Historic Detroit

Every building in Detroit has a story — we're here to share it

Book-Cadillac Hotel

The Book-Cadillac glistens above Washington Boulevard, a towering symbol of Detroit's latest attempts at a renaissance. For decades, it was the city's most opulent hotel and - after nearly 25 years of abandonment and blight - has reclaimed its throne.

The building's history, like much of the city's historic architecture, begins in the 1920s. The Book brothers were seeking to make Washington Boulevard the most opulent, most successful retail destination in Detroit. By 1923, the siblings had built the Washington Boulevard Building and the Book Building and had already cornered much of the real estate on the boulevard. But the Statler Hotel, which opened Feb. 6, 1915, anchored their boulevard on the north and was drawing their tourists. The brothers decided they needed a hotel of their own.

A Cadillac dies so another may rise

On the south end of the boulevard, bound by Michigan Avenue, stood the venerable Cadillac Hotel. The Book brothers –- Herbert, Frank and J. Burgess Book Jr. -- were born within its walls and played along the landscaped mall that stood outside it, historian William Hawkins Ferry wrote. The Cadillac Hotel's origins went back to 1885, when Daniel Scotten built a four-story business block between Washington and Shelby that was rented to a grocery company that soon failed. He then converted it into the Cadillac Hotel in 1888; bought and razed the Antisdel House next to it; and built an addition to the hotel. By 1891, the Cadillac Hotel covered the entire block fronting on Michigan between Washington and Shelby.

It became one of the finest hotels in the city. Presidents Benjamin Harrison, Grover Cleveland, William McKinley, Theodore Roosevelt and William Howard Taft all stayed there. But entering the 20th Century, it had become outdated and was struggling to compete with the Statler and Pontchartrain hotels.

The Book brothers bought their birthplace in 1917 - and had it razed six years later. They had bigger plans.

The Book's favorite architect

They selected a man who was no stranger to working with the Books, Louis Kamper. The architect would design what would become the most extravagant hotel in the city -– and the tallest hotel in the world at the time -- the 33-story Book-Cadillac Hotel. Ground broke in 1923, and the landmark opened Dec. 8, 1924.

The Neo-Renaissance hotel would incorporate a variety of architectural elements from Europe. The elaborately designed and ornate Italian Garden and Venetian Ballroom were two such rooms. The hotel was huge, with more than 1,200 rooms for guests (each with its own bathroom, a luxury at the time), three ballrooms, restaurants, lounges and a series of shops.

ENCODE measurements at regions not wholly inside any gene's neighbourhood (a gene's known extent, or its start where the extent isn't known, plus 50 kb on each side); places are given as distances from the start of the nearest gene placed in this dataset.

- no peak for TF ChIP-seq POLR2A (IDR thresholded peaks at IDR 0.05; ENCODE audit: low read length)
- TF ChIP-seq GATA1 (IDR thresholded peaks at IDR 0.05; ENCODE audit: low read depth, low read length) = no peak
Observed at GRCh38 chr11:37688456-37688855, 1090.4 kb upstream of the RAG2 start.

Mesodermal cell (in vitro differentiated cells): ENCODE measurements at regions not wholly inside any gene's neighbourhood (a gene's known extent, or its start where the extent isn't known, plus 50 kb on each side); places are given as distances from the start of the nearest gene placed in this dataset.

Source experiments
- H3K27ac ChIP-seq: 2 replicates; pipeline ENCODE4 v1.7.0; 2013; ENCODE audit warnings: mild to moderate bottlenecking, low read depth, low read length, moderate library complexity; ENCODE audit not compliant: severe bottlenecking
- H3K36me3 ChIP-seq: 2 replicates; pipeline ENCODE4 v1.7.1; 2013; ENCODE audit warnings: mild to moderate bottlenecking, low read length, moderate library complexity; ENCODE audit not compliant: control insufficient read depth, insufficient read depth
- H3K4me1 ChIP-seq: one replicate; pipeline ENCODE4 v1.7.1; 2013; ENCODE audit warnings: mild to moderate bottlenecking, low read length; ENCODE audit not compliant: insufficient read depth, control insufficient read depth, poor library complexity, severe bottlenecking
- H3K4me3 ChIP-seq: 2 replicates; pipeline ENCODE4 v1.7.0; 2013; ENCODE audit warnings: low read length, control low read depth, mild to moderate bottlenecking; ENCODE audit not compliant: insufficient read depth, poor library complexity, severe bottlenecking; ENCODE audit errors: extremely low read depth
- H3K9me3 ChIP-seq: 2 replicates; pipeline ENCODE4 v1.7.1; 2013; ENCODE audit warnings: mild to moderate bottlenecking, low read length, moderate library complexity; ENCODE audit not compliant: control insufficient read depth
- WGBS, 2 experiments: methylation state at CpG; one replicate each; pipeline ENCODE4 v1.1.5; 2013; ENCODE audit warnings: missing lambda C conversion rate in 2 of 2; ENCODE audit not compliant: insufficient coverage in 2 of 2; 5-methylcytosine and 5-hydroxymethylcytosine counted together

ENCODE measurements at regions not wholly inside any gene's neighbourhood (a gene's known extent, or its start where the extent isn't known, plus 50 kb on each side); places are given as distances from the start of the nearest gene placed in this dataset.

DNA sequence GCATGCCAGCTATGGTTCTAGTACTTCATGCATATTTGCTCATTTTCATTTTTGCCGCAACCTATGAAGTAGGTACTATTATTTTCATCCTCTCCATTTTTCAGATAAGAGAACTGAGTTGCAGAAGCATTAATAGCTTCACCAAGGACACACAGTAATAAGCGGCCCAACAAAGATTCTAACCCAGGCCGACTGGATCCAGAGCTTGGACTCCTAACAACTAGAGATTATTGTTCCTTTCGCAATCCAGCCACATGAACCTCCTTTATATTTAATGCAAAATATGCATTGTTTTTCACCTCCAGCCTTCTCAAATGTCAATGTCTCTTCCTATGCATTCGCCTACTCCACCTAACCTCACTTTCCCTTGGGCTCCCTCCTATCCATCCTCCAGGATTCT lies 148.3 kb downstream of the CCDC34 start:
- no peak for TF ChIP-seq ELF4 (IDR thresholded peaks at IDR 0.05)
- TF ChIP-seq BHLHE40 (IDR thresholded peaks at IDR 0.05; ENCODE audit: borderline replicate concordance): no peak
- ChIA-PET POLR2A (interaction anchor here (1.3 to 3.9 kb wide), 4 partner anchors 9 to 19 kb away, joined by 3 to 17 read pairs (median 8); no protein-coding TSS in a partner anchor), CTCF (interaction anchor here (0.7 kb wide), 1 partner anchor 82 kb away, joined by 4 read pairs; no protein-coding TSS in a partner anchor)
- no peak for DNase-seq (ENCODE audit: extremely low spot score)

On the Michigan Avenue side, statues of Gen. "Mad" Anthony Wayne, city founder Antoine de la Mothe Cadillac, Chief Pontiac and Robert Navarre look down on the street below.

The hotel catered to Detroit's more affluent visitors and quickly became the city's top destination for out-of-towners and conventions. Its success helped to put venerable, though outdated, hotels out of business. Business was booming for the first years of its life, but the Book brothers would lose the hotel in the early 1930s because of the Great Depression.

A place of history

In 1939, the hotel would become immortalized in baseball lore. It was on May 2 of that year that New York Yankee first baseman Lou Gehrig collapsed on the Book-Cadillac's grand staircase. Gehrig told his manager while sitting in one of the hotel's bars that he was taking himself out of the starting lineup against the Detroit Tigers, breaking his string of 2,130 consecutive games played. He would later be diagnosed with ALS, also known as Lou Gehrig’s disease.

The hotel, which has been renovated into a part-hotel, part-condo development, spent part of its life in a similar arrangement, the Cadillac Apartments. Around this time, the Book-Cadillac made its motion picture debut in Frank Capra’s 1947 movie “State of the Union,” starring Katharine Hepburn and Spencer Tracy. They would not be the first celebrities to stay at the hotel, nor the last. It also saw such notable guests as the Beatles and Elvis Presley and Frank Sinatra and Sammy Davis Jr. (who, the story goes, met at the Book-Cadillac). Presidents Franklin D. Roosevelt, John F. Kennedy, Harry S. Truman, Ronald Reagan and Herbert Hoover checked in over the years. Dr. Martin Luther King Jr. stayed at the hotel when he was in Detroit to give a speech shortly before he was slain. During the racial tensions of the 1960s, King is reported to have called the Book-Cadillac “a pearl in a sea of turmoil.” Visiting baseball teams often stayed there, so Babe Ruth, Ted Williams, Mickey Mantle and a host of other sluggers slept within its walls.

The Sheraton era

Star power alone cannot save a hotel. As chains such as Pick and Hilton bought up hotels, the Book-Cadillac was sold to the Sheraton chain in 1951 for $6 million ($47.4 million today) and renamed the Sheraton Cadillac, stripping the Book brothers’ name off their masterpiece. The sale would prove tragic, as the stately hotel went through a number of modernizations, from furniture to paint schemes to the grand marble staircase being ripped out, cemented over and replaced with an escalator. Only the ballrooms were spared. Many of the exquisite lounges and sitting rooms were turned into convention and meeting spaces.